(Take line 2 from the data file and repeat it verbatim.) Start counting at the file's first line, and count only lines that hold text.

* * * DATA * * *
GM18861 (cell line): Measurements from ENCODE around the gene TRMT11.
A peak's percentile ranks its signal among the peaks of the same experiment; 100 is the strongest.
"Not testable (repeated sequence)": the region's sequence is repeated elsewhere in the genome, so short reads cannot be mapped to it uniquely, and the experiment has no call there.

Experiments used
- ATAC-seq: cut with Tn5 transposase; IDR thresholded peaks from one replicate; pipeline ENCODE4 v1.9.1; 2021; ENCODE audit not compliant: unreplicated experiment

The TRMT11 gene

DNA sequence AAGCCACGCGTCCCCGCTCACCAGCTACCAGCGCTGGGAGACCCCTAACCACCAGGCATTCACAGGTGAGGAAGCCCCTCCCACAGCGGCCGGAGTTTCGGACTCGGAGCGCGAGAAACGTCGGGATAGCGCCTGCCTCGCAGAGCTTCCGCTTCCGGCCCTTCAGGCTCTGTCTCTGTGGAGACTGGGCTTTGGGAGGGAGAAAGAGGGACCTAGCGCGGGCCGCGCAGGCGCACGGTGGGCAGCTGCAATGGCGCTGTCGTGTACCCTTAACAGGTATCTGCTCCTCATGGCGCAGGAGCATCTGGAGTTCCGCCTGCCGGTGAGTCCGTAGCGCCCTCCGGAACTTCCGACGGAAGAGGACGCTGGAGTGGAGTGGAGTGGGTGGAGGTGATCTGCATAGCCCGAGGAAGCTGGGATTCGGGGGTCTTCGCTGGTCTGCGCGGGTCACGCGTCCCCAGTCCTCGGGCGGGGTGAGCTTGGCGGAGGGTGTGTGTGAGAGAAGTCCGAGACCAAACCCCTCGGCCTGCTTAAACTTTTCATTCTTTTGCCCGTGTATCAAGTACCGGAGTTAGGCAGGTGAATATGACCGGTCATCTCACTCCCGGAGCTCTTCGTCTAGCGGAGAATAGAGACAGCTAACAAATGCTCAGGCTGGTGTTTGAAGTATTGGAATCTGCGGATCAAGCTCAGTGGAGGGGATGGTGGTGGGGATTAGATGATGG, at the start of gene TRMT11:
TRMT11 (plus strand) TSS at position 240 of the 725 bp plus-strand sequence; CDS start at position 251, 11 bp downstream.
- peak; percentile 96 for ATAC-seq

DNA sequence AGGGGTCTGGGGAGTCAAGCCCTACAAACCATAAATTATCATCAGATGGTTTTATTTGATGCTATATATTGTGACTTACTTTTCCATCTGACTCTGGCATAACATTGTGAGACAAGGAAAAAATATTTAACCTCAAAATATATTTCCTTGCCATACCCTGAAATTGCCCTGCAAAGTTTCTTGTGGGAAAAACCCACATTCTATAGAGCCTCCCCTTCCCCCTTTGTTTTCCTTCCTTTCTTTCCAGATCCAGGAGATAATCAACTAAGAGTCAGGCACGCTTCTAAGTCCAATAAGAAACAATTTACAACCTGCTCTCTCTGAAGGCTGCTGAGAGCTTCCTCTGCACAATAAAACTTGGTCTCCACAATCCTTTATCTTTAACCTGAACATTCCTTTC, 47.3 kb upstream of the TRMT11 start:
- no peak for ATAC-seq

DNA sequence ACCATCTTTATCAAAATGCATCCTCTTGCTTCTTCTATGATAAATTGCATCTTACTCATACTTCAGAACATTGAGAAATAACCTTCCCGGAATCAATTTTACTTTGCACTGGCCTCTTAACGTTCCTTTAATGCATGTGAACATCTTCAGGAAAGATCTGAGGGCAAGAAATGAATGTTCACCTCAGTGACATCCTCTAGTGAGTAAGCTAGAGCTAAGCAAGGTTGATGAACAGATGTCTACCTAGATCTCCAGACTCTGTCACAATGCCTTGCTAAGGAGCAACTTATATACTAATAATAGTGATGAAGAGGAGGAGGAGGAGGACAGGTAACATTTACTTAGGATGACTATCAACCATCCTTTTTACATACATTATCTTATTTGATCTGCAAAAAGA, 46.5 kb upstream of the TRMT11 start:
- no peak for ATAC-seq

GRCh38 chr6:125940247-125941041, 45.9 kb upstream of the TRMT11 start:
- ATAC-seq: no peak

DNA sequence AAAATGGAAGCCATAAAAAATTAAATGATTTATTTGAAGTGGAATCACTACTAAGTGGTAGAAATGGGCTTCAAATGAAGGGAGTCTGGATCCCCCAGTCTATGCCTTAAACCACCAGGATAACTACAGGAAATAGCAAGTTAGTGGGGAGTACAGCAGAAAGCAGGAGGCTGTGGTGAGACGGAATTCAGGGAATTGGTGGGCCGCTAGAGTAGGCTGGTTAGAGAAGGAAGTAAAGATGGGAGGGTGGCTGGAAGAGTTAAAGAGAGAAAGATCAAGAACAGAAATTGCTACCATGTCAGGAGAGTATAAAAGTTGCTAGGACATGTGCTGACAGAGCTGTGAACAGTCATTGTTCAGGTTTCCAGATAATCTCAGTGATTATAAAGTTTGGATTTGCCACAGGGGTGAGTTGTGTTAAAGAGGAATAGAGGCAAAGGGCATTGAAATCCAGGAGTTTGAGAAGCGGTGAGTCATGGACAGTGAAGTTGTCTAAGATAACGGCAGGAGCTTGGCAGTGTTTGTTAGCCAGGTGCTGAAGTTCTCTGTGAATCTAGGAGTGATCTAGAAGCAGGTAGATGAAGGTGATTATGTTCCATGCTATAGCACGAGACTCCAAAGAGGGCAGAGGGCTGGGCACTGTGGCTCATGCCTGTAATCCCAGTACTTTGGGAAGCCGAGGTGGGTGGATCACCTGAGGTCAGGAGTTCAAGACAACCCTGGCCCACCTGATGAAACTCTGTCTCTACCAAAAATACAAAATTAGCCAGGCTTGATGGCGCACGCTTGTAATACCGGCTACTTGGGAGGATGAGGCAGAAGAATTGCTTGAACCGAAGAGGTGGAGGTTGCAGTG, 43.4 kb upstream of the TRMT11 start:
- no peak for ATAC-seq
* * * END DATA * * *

A peak's percentile ranks its signal among the peaks of the same experiment; 100 is the strongest.